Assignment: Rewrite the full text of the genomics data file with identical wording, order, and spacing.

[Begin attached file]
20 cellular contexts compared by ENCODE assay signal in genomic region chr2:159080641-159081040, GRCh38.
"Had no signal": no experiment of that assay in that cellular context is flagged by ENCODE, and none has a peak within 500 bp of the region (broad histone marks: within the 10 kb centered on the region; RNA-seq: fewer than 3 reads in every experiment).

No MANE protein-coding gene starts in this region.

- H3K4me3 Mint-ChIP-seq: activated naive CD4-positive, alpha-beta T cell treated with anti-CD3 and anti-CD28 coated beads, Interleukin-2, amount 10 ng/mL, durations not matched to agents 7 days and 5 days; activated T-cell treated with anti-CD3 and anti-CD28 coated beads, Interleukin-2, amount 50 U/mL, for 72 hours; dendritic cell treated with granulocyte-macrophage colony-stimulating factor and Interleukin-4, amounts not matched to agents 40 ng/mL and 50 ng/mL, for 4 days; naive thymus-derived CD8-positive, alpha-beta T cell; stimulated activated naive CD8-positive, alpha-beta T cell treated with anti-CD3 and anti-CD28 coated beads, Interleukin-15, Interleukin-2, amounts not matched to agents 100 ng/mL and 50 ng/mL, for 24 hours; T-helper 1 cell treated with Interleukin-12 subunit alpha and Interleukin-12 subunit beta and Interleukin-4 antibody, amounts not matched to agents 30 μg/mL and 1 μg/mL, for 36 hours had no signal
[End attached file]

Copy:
20 cellular contexts compared by ENCODE assay signal in genomic region chr2:159080641-159081040, GRCh38.
"Had no signal": no experiment of that assay in that cellular context is flagged by ENCODE, and none has a peak within 500 bp of the region (broad histone marks: within the 10 kb centered on the region; RNA-seq: fewer than 3 reads in every experiment).

No MANE protein-coding gene starts in this region.

- H3K4me3 Mint-ChIP-seq: activated naive CD4-positive, alpha-beta T cell treated with anti-CD3 and anti-CD28 coated beads, Interleukin-2, amount 10 ng/mL, durations not matched to agents 7 days and 5 days; activated T-cell treated with anti-CD3 and anti-CD28 coated beads, Interleukin-2, amount 50 U/mL, for 72 hours; dendritic cell treated with granulocyte-macrophage colony-stimulating factor and Interleukin-4, amounts not matched to agents 40 ng/mL and 50 ng/mL, for 4 days; naive thymus-derived CD8-positive, alpha-beta T cell; stimulated activated naive CD8-positive, alpha-beta T cell treated with anti-CD3 and anti-CD28 coated beads, Interleukin-15, Interleukin-2, amounts not matched to agents 100 ng/mL and 50 ng/mL, for 24 hours; T-helper 1 cell treated with Interleukin-12 subunit alpha and Interleukin-12 subunit beta and Interleukin-4 antibody, amounts not matched to agents 30 μg/mL and 1 μg/mL, for 36 hours had no signal